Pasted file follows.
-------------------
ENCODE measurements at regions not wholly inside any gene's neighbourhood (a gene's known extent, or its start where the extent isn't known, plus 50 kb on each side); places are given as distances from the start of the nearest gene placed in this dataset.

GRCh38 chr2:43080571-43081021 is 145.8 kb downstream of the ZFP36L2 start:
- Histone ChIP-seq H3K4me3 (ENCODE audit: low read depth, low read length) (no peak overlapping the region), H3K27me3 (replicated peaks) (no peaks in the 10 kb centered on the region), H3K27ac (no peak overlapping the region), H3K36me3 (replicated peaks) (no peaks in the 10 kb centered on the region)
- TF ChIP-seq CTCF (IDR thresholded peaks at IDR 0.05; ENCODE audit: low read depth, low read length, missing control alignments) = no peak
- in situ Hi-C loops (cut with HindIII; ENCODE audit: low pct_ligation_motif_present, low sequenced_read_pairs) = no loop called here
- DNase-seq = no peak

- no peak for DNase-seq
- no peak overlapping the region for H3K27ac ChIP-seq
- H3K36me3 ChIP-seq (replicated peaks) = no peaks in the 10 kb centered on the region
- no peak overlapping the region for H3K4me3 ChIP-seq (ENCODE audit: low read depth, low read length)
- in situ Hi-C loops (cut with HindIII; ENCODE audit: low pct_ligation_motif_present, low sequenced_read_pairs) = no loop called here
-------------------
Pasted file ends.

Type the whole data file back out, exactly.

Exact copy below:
ENCODE measurements at regions not wholly inside any gene's neighbourhood (a gene's known extent, or its start where the extent isn't known, plus 50 kb on each side); places are given as distances from the start of the nearest gene placed in this dataset.

GRCh38 chr2:43080571-43081021 is 145.8 kb downstream of the ZFP36L2 start:
- Histone ChIP-seq H3K4me3 (ENCODE audit: low read depth, low read length) (no peak overlapping the region), H3K27me3 (replicated peaks) (no peaks in the 10 kb centered on the region), H3K27ac (no peak overlapping the region), H3K36me3 (replicated peaks) (no peaks in the 10 kb centered on the region)
- TF ChIP-seq CTCF (IDR thresholded peaks at IDR 0.05; ENCODE audit: low read depth, low read length, missing control alignments) = no peak
- in situ Hi-C loops (cut with HindIII; ENCODE audit: low pct_ligation_motif_present, low sequenced_read_pairs) = no loop called here
- DNase-seq = no peak

- no peak for DNase-seq
- no peak overlapping the region for H3K27ac ChIP-seq
- H3K36me3 ChIP-seq (replicated peaks) = no peaks in the 10 kb centered on the region
- no peak overlapping the region for H3K4me3 ChIP-seq (ENCODE audit: low read depth, low read length)
- in situ Hi-C loops (cut with HindIII; ENCODE audit: low pct_ligation_motif_present, low sequenced_read_pairs) = no loop called here